125 Matching Annotations
  1. Sep 2019
  2. Jul 2019
  3. Apr 2019
    1. stressful but fascinating

      It seems like these two words sum up this last week pretty well for a majority of the group. There has been a lot of information to take in, within a short amount of time. Although it has been a bit on the chaotic side here and there, most of the class can agree that the more we see, the more fascinating it becomes. I think everyone is looking forward to attaining more clarity for the program as a whole. The enthusiasm is contagious. It seems the whole process is new for everyone, and everyone is excited for the adventure.

    1. Elizabeth Evans Getzel is the Director for Transition Innovations at Virginia Commonwealth University and has a long history of working with students with disabilities in higher education. The article focuses on how the integration of support for students with disabilities is extremely important to their persistence and this includes technology integration and requires buy-in from the faculty.

    1. D. Christopher Brooks, Director of Research, and Mark McCormack, Senior Director of Analytics & Research, at EDUCAUSE bring together this comprehensive report that outlines Higher Education trends for 2019. This report does feel more technical in nature, but they bring it together in a way that is laid out to be reader friendly. The 20-year technology predictions are valuable and there is a focus on using the report to plan for the future.

      Rating: 10/10

    1. This article is authored by Farouk Dey, formerly of Stanford University and currently the Vice Provost for Integrative Learning and Life Design at Johns Hopkins. Dey offers an overview of the transformation that college career services have gone through over the past 100 years and showcases 10 areas where career services will continue to change in the future, including the scope of how technology will allow for a wider reach.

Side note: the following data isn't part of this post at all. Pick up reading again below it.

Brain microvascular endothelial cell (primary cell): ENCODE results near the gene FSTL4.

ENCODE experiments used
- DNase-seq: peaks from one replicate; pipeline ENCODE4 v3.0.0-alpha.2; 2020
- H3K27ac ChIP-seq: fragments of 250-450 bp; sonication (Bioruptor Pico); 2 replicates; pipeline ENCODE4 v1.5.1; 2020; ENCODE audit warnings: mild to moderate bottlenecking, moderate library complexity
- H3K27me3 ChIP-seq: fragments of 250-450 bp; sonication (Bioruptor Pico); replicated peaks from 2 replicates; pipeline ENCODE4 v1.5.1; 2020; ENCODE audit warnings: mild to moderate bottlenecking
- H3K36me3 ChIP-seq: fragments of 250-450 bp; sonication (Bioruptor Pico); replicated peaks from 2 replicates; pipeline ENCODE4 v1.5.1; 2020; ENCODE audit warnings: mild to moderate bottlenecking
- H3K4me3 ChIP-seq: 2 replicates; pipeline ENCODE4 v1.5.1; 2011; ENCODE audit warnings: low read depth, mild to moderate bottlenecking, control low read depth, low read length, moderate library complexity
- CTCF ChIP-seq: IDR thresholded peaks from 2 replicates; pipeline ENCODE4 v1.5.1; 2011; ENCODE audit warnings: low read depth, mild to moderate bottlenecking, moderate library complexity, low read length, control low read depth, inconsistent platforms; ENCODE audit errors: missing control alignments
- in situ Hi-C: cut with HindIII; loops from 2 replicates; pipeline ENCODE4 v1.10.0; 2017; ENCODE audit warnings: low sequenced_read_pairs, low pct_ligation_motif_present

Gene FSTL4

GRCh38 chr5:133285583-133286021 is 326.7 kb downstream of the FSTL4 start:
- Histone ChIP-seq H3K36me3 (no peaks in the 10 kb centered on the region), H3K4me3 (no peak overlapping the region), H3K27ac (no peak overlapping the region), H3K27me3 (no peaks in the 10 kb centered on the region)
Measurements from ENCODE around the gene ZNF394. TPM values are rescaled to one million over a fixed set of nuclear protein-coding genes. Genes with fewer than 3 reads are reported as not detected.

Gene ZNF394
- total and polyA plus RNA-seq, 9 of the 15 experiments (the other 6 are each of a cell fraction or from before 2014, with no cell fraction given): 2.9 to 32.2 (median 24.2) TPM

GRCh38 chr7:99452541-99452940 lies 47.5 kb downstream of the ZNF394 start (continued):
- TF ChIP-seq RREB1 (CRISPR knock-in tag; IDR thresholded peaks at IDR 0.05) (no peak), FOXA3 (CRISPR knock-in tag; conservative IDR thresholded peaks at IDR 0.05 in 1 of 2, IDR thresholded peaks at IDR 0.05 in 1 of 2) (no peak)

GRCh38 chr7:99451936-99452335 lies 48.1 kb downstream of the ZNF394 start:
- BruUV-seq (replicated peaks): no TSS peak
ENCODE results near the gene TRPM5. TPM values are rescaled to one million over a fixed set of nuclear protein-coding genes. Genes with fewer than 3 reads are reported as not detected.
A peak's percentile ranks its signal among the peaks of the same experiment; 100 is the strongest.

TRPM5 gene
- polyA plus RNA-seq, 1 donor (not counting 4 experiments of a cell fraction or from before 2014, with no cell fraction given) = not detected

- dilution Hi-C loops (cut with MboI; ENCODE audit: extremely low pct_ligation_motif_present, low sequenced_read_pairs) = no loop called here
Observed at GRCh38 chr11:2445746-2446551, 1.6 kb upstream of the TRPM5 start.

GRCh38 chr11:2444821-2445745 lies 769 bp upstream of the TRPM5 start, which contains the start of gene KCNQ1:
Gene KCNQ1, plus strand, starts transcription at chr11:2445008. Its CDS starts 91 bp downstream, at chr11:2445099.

Rating: 8/10

    1. This article brings together several higher education professional who all work for Georgia Tech. They are able to touch on different areas of how technology has shaped their work and the reach it has allowed their university.

      Rating: 6/10

    1. Ashley Norris is the Chief Academic Officer at ProctorU, an organization that provides online exam proctoring for schools. This article has an interesting overview of the negative side of technology advancements and what that has meant for student's ability to cheat. While the article does culminate as an ad, of sorts, for ProctorU, it is an interesting read and sparks thoughts on ProctorU's use of both human monitors for testing but also their integration of Artificial Intelligence into the process.

      Rating: 9/10.

    1. This report is a supplemental piece specifically for Higher Education in response to the National Education Technology plan. The report is a lengthy read but offers a combination of data, examples, case studies and additional resources. The report focuses on the changing landscape of higher education and the changing qualities of what a student in college looks like (i.e. not the traditionally known 18 year old, fresh out of high school). The report also acknowledges the history fo traditional learning (i.e. paper and pencil) and how higher educational not only needs to embrace technology for the classroom use but also for the analytics implications that can help with topics such as retention.

      Rating: 10/10. Very in depth article, packed with examples and recommendations.

    1. The author, Susan Grajek, formerly of Yale University is the Vice President for Communities and Research at EDUCAUSE. Grajek brings together 5 leaders in higher education and technology to discuss the future of technology in the higher education arena. The article addresses the progress that needs to be made, especially in the adult education portion of higher eduction and acknowledges that the traditional 18-22 college student population is very small and that there is so much more of the market that needs to be reached.